Carrie Preston on True Blood, Lost

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Published May 27, 2010

CARRIE PRESTON AND ASHLEY JONES IN TRUE BLOOD

 

Carrie Preston is an actress who feels her face recognition far outweighs her fame, and she’s fine with that. “Everyone thinks they went to high school with me,” she says. “I take it as a compliment that I look different in every role.” Her best-known look is that of the shifty, easily-influenced redhead Arlene Fowler on HBO’s True Blood, the third season of which premieres on June 13th. A native of Macon, Georgia, she’s a true southerner on a show that sometimes offers a slightly twisted view of her home region. But, she says, “While it’s a fictitious world that we’re creating, and there are stereotypes that we perpetuate, there is a truth in the acting, production design, and costuming that seems authentic to me.” That world, she says, is set to expand. In the upcoming season, “A whole slew of new supernatural breeds come into play. The number of characters in the third season almost doubles.”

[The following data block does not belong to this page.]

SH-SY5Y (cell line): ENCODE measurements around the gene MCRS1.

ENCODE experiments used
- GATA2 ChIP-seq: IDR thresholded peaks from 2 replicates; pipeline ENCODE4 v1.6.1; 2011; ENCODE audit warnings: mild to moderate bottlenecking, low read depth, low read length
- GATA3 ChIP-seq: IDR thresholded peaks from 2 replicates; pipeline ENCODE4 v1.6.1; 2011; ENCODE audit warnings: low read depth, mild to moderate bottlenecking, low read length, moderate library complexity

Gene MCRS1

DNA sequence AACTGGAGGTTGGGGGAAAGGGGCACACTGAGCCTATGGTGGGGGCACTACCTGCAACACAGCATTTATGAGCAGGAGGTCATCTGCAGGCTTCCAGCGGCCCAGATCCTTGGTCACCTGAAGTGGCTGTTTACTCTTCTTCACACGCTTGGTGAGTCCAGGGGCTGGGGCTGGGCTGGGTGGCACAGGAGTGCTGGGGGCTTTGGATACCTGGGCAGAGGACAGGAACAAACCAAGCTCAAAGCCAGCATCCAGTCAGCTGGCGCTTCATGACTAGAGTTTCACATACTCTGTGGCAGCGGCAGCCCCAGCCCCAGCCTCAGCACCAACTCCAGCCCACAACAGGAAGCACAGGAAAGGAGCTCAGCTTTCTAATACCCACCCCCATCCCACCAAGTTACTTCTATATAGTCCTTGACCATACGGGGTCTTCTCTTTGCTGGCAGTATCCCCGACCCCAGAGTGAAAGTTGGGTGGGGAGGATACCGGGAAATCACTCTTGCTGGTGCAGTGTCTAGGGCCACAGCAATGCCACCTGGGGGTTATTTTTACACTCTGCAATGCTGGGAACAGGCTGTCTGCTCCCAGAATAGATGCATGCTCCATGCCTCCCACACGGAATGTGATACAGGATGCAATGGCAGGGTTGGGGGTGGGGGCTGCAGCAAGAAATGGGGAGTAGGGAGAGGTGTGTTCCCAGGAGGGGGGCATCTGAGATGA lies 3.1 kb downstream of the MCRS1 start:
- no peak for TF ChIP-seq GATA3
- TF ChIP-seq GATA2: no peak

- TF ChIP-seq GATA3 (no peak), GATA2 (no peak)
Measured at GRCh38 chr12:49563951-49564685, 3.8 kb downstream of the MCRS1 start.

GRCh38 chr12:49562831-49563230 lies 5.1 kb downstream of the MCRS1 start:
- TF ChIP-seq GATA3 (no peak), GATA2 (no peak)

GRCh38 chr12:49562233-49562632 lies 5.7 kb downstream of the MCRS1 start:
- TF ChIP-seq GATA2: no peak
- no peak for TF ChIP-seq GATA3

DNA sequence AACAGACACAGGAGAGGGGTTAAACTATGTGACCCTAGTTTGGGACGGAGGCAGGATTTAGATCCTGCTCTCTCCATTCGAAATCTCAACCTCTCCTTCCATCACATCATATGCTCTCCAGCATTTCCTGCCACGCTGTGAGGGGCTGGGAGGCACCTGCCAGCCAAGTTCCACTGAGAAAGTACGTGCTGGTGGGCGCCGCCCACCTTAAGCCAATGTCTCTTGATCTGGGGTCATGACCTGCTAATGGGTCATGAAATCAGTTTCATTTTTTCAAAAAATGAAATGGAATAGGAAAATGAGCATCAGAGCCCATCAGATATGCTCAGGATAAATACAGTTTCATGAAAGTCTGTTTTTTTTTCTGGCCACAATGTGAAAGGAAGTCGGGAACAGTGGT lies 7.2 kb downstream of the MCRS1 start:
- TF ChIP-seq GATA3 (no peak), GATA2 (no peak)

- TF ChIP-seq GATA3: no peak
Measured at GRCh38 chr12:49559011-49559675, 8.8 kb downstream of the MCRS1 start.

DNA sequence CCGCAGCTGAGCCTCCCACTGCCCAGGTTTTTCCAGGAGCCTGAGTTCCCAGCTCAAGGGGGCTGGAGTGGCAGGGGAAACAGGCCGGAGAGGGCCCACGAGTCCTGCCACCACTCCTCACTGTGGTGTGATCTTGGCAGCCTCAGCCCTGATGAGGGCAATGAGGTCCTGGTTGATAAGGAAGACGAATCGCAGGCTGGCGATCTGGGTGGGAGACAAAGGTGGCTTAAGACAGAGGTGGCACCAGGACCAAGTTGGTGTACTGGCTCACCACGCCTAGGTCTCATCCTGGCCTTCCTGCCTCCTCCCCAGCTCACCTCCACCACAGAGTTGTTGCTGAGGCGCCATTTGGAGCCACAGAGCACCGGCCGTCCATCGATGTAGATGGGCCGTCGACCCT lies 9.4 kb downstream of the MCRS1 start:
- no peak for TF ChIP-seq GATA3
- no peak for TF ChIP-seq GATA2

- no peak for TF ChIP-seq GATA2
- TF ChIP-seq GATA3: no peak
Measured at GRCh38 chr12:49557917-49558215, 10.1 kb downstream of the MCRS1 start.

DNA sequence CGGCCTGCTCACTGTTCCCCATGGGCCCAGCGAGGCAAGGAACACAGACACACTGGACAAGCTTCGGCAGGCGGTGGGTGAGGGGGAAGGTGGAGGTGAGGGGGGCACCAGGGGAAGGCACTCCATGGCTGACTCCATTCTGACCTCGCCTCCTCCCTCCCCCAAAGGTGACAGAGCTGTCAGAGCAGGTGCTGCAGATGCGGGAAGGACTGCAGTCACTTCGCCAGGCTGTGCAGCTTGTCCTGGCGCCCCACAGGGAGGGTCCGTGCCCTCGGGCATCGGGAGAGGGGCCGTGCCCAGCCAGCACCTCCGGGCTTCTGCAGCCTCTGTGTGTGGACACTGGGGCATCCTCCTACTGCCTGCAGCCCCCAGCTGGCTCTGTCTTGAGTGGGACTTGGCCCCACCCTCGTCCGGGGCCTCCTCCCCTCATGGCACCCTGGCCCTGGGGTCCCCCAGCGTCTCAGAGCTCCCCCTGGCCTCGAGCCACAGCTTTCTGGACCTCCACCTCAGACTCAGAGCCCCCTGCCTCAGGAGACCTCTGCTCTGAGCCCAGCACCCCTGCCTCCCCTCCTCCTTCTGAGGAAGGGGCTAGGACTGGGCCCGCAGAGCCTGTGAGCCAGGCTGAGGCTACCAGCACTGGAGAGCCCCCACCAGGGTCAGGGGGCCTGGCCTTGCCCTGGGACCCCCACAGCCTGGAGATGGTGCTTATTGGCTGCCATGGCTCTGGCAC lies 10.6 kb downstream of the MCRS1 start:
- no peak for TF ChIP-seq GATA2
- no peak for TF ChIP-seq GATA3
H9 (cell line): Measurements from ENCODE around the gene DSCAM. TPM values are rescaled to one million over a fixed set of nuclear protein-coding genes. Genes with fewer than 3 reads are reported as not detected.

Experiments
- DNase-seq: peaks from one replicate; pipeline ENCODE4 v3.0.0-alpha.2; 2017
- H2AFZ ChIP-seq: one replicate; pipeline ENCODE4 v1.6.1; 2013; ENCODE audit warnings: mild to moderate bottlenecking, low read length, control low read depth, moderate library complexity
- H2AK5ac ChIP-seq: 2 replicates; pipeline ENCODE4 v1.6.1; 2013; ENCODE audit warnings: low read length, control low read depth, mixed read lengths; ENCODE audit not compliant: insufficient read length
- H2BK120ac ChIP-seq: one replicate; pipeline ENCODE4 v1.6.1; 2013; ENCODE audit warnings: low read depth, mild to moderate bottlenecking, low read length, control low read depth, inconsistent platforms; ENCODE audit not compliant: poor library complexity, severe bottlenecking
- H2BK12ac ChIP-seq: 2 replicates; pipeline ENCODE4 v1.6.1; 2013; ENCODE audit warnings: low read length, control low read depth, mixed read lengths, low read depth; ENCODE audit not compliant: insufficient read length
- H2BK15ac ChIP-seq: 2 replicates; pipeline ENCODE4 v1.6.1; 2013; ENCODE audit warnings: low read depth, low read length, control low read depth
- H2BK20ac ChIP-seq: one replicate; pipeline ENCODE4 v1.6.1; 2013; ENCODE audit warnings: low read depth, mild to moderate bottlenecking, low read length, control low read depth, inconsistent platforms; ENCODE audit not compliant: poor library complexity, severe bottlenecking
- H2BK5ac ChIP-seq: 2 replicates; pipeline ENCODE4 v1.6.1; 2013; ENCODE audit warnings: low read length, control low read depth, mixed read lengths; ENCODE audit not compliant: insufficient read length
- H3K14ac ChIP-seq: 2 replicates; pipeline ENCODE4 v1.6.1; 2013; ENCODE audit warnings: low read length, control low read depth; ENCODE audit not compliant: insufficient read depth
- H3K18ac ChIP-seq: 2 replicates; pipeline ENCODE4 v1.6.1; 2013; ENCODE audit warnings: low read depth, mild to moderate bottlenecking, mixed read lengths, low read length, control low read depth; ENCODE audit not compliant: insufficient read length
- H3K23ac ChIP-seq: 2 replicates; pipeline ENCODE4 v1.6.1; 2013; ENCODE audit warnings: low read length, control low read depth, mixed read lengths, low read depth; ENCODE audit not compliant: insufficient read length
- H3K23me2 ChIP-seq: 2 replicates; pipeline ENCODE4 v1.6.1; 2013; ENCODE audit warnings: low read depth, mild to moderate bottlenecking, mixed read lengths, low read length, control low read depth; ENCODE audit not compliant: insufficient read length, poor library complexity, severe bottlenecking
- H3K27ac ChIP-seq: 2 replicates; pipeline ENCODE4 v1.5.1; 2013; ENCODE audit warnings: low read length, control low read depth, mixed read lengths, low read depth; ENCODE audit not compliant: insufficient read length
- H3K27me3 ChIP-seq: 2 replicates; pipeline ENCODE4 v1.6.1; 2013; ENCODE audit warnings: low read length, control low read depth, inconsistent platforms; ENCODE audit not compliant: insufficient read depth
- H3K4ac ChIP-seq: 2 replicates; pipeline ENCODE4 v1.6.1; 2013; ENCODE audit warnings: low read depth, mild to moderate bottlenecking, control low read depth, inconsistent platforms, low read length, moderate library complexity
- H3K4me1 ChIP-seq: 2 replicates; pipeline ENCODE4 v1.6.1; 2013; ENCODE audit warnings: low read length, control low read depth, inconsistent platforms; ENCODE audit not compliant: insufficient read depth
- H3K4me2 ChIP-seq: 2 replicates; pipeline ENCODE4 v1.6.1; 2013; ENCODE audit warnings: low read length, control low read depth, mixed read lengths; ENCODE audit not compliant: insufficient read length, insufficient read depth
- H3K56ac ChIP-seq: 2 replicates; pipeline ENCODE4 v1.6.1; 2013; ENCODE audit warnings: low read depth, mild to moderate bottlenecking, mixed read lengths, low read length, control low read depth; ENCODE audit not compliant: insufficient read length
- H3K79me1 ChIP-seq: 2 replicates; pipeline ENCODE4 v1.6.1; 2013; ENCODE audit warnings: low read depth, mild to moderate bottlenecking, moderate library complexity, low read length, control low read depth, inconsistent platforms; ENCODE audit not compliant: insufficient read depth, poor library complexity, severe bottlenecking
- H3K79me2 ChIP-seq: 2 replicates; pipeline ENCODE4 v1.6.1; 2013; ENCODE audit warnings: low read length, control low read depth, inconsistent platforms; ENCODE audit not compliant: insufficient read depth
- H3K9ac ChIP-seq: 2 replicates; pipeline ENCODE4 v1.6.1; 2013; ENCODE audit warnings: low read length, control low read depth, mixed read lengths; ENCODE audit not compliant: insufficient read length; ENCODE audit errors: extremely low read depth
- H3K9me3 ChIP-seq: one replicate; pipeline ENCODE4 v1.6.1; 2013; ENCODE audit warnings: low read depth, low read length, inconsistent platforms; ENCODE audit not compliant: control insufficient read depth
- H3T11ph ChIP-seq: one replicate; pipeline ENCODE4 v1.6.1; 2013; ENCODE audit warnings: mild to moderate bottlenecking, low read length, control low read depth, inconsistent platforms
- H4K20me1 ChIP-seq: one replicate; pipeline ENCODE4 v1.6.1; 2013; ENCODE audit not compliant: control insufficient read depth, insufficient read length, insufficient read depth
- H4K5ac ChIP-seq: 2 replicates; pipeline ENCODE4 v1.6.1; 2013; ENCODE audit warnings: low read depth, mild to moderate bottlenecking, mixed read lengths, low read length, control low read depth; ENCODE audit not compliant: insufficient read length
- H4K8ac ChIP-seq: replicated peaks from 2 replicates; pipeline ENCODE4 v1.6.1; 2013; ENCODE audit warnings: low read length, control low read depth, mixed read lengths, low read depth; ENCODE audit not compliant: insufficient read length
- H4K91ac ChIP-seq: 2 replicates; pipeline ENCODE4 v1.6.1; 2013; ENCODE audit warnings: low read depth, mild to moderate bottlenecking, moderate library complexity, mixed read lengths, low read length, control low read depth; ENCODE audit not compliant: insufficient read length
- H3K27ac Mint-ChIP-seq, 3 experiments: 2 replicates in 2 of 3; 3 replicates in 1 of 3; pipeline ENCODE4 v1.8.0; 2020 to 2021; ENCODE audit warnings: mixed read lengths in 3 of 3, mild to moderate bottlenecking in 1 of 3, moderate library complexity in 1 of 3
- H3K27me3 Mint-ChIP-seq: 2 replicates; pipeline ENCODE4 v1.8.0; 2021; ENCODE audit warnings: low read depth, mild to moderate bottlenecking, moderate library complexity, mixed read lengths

Preston is also married to Lost star Michael Emerson (a.k.a Benjamin), whose mother she played in a 2007 episode. Of last week’s much talked-about series finale of that show, she says, “I thought it was gorgeous. It was everything I wanted it to be and I didn’t even know what I wanted.  I loved what it said about faith, redemption, and sin…I thought [it] was beautiful because it is so open to interpretation. I can’t tell you how many conversations I had with people about it the next day.” Another good thing about the end of the Island? She’ll no longer have to share her husband with Lost‘s grueling Hawaii-based shooting schedule: “Obviously [playing Benjamin] was a role of a lifetime that he never took for granted. But, at the same time, he’s happy to be back amongst his friends and family, and not worrying about being the reluctant action star that he became.” What’s next for him? “His last day of shooting was 20 hours standing in a man-made waterfall pulling on a rope. I think he looks forward to a little less physical work in the future.”